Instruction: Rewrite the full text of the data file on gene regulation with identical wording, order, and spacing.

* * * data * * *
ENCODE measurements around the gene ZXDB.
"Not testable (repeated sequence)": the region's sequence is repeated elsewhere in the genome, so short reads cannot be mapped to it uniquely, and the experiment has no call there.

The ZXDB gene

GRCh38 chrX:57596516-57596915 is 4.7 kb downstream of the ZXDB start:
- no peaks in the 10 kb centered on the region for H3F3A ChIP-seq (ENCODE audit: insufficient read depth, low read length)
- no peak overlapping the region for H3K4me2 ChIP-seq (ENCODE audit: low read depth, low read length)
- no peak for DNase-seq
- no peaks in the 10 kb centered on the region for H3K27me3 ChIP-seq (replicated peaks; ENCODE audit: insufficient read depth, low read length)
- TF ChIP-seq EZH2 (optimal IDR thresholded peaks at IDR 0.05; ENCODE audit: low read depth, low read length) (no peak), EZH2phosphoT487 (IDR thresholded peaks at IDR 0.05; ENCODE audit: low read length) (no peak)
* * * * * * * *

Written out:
ENCODE measurements around the gene ZXDB.
"Not testable (repeated sequence)": the region's sequence is repeated elsewhere in the genome, so short reads cannot be mapped to it uniquely, and the experiment has no call there.

The ZXDB gene

GRCh38 chrX:57596516-57596915 is 4.7 kb downstream of the ZXDB start:
- no peaks in the 10 kb centered on the region for H3F3A ChIP-seq (ENCODE audit: insufficient read depth, low read length)
- no peak overlapping the region for H3K4me2 ChIP-seq (ENCODE audit: low read depth, low read length)
- no peak for DNase-seq
- no peaks in the 10 kb centered on the region for H3K27me3 ChIP-seq (replicated peaks; ENCODE audit: insufficient read depth, low read length)
- TF ChIP-seq EZH2 (optimal IDR thresholded peaks at IDR 0.05; ENCODE audit: low read depth, low read length) (no peak), EZH2phosphoT487 (IDR thresholded peaks at IDR 0.05; ENCODE audit: low read length) (no peak)